Complaining about your job on social media might be protected speech

Most people expect to get fired if they go bad-mouthing their employers to customers or to the public, and for good reason. But the law provides some protections when workers are talking with each other about working conditions and — according to a federal appeals court — that might include on social media.

The Second Circuit Court of Appeals recently upheld a federal labor board’s decision against a Connecticut restaurant that fired employees for their online comments. 

A former worker at the sports bar had complained about owing more in taxes than expected, and posted on Facebook that “Now I OWE money….Wtf!!!!" The post triggered a conversation, with the current bartender of the restaurant posting, “I owe too. Such an a*****.” The bartender was fired. And so was a cook, simply for liking a post.  

But the National Labor Relations Board decided the firings were improper because they violated the National Labor Relations Act, which protects “concerted activities,” or speech involving employees discussing how to improve workplace conditions with each other.

“It's a fancy way of saying more than one employee getting together and trying to improve their working conditions,” said Grant Collins, an employment attorney at Felhaber Larson, a law firm in Minneapolis. “Employers really need to be careful when they have more than one employee discussing their hours and wages, or even griping about those wages, on social media like Facebook or Twitter.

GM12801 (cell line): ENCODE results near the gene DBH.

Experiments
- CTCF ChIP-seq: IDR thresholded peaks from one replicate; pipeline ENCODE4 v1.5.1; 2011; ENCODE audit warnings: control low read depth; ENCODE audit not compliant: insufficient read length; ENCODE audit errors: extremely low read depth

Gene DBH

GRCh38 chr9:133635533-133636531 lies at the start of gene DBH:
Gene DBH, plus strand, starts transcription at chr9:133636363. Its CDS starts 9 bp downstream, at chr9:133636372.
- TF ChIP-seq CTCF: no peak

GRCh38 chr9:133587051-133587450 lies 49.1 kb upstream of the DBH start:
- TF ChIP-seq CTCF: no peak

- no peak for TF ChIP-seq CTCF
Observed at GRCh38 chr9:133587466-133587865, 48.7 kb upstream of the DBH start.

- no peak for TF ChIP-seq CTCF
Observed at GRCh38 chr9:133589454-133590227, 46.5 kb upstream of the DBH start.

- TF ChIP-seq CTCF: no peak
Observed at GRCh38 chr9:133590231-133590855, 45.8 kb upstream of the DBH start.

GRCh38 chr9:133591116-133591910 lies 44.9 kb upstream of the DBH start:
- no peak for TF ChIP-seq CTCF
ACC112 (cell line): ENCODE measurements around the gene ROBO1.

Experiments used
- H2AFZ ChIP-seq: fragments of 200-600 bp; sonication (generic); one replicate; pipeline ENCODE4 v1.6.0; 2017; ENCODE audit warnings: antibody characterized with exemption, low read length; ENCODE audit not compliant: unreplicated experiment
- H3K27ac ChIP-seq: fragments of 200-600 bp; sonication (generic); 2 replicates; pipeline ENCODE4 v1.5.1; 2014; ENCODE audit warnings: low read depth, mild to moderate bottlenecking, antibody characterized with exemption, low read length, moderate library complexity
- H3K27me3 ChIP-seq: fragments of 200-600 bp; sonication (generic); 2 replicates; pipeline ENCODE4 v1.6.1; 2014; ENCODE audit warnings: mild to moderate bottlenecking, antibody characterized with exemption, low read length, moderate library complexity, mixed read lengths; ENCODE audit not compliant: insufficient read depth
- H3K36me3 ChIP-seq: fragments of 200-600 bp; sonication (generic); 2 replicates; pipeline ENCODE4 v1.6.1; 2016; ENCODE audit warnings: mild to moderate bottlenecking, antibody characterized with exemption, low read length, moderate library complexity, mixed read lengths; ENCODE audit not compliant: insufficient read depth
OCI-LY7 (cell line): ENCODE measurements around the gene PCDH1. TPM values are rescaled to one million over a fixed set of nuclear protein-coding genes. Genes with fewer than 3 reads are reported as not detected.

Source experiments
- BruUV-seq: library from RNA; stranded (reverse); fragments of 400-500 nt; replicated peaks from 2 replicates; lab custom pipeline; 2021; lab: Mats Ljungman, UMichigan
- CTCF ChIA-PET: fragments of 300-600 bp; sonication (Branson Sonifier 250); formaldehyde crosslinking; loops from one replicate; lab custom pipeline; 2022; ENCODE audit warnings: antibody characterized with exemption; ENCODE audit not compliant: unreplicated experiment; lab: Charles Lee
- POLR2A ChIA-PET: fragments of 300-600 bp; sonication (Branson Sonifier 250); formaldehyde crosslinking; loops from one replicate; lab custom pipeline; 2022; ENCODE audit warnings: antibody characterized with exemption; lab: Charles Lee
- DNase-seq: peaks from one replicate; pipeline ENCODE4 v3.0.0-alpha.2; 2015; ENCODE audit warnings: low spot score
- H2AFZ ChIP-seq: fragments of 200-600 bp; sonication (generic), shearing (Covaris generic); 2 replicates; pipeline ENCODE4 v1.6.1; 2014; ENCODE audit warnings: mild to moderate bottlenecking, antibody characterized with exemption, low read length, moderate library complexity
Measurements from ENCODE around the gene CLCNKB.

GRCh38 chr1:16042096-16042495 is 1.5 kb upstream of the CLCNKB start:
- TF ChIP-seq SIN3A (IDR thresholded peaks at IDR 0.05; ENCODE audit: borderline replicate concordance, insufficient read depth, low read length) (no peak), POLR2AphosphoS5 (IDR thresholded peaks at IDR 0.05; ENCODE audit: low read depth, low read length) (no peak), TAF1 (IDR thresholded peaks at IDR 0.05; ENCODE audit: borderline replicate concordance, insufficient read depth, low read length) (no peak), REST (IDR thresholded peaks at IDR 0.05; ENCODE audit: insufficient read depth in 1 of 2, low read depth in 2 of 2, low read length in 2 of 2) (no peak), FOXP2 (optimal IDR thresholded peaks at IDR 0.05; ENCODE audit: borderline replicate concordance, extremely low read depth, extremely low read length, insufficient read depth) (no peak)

And the law protects employees even when the language gets salty, at least to an extent.

“The difference between throwing in some expletives or using some foul language, doesn't by itself cause the employee to lose protection of federal labor law,” Collins said.

However, the law does not allow employees to act maliciously or direct their anger at customers; the conversation needs to occur in good faith and between workers. The Second Circuit said, to remain protected, conversations cannot be directed at customers, even though it is possible customers may see them on Facebook.

“Now, these conversations, instead of taking place in a bar or at the employee's house or parking lot after work, they take place on a social media platforms, like Facebook, where potentially everyone can see it,” Collins said.

While the federal appeals court upheld the labor board decision, the court did not publish the decision, making the decision not officially law, but still influential.

Collins told Fox 9 that he is advising businesses to speak with an attorney before taking action based on social media comments, and that employers “can’t have a policy that says anything the employer dislikes on social media is unlawful.”

As for employees, Collins said courts make decisions on a case-by-case basis, so there is always risk discussing employers on social media.